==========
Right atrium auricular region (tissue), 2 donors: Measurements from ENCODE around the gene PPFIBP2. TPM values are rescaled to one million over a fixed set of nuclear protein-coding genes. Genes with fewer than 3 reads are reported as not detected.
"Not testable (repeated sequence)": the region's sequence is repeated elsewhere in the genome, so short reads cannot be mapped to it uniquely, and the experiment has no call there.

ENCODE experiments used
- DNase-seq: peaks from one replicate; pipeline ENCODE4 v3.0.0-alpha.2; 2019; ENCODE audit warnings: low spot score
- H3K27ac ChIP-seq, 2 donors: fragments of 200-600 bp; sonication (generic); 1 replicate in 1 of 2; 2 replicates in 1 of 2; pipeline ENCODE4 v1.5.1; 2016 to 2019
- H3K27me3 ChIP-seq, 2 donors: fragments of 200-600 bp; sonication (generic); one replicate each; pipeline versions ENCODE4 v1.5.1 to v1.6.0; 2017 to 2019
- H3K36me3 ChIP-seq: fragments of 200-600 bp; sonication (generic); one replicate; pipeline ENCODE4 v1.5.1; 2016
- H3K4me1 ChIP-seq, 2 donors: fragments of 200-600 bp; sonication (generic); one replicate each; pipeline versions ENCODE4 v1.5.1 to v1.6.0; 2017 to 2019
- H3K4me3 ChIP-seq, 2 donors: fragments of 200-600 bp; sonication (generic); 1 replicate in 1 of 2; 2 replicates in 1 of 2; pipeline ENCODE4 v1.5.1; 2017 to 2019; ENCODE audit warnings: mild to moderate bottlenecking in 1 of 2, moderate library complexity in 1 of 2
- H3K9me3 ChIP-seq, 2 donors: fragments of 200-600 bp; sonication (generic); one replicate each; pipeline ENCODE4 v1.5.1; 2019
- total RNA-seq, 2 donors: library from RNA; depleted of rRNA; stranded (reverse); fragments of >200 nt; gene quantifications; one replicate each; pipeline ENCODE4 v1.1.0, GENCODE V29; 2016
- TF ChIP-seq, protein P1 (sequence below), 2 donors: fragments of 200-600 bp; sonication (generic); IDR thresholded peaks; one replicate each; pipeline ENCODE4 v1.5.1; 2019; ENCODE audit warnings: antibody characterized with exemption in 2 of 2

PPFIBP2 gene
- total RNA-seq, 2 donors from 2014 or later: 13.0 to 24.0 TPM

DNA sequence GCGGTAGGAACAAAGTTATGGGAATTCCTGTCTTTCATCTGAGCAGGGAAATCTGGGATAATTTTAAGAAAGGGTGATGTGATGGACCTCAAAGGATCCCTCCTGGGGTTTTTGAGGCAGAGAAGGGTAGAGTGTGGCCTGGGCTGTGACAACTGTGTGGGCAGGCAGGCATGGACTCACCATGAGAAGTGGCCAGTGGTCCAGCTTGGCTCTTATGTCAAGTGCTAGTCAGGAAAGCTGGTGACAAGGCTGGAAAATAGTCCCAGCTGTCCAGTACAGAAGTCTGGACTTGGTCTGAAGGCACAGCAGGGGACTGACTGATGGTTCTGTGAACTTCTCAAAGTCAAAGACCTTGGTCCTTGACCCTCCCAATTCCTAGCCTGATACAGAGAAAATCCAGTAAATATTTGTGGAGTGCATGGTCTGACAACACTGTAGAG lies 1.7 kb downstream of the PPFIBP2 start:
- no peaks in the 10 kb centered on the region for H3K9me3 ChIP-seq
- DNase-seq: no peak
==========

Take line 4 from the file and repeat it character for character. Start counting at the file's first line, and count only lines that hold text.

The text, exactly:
- DNase-seq: peaks from one replicate; pipeline ENCODE4 v3.0.0-alpha.2; 2019; ENCODE audit warnings: low spot score